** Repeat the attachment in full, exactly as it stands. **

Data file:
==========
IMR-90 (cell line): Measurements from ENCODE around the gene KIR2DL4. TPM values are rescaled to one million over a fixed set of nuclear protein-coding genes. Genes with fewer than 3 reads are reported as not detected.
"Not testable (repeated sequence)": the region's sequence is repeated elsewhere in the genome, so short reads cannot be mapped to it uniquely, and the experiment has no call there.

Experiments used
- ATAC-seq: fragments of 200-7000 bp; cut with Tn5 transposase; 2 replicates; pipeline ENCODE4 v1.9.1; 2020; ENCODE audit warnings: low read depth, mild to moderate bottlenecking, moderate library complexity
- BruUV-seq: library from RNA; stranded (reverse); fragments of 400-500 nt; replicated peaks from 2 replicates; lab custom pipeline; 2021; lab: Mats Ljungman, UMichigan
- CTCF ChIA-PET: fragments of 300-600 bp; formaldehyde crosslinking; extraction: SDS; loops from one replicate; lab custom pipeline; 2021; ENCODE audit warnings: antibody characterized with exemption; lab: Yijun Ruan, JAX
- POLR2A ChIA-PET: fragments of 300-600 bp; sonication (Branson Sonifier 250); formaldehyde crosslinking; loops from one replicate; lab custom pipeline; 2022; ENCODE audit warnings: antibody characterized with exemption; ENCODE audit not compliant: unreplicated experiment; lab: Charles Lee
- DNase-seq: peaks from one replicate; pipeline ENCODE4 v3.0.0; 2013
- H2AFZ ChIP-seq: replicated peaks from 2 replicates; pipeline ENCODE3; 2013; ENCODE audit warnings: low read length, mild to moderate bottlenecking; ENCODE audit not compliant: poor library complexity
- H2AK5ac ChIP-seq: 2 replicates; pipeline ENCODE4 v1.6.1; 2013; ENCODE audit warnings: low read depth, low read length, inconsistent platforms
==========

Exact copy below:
IMR-90 (cell line): Measurements from ENCODE around the gene KIR2DL4. TPM values are rescaled to one million over a fixed set of nuclear protein-coding genes. Genes with fewer than 3 reads are reported as not detected.
"Not testable (repeated sequence)": the region's sequence is repeated elsewhere in the genome, so short reads cannot be mapped to it uniquely, and the experiment has no call there.

Experiments used
- ATAC-seq: fragments of 200-7000 bp; cut with Tn5 transposase; 2 replicates; pipeline ENCODE4 v1.9.1; 2020; ENCODE audit warnings: low read depth, mild to moderate bottlenecking, moderate library complexity
- BruUV-seq: library from RNA; stranded (reverse); fragments of 400-500 nt; replicated peaks from 2 replicates; lab custom pipeline; 2021; lab: Mats Ljungman, UMichigan
- CTCF ChIA-PET: fragments of 300-600 bp; formaldehyde crosslinking; extraction: SDS; loops from one replicate; lab custom pipeline; 2021; ENCODE audit warnings: antibody characterized with exemption; lab: Yijun Ruan, JAX
- POLR2A ChIA-PET: fragments of 300-600 bp; sonication (Branson Sonifier 250); formaldehyde crosslinking; loops from one replicate; lab custom pipeline; 2022; ENCODE audit warnings: antibody characterized with exemption; ENCODE audit not compliant: unreplicated experiment; lab: Charles Lee
- DNase-seq: peaks from one replicate; pipeline ENCODE4 v3.0.0; 2013
- H2AFZ ChIP-seq: replicated peaks from 2 replicates; pipeline ENCODE3; 2013; ENCODE audit warnings: low read length, mild to moderate bottlenecking; ENCODE audit not compliant: poor library complexity
- H2AK5ac ChIP-seq: 2 replicates; pipeline ENCODE4 v1.6.1; 2013; ENCODE audit warnings: low read depth, low read length, inconsistent platforms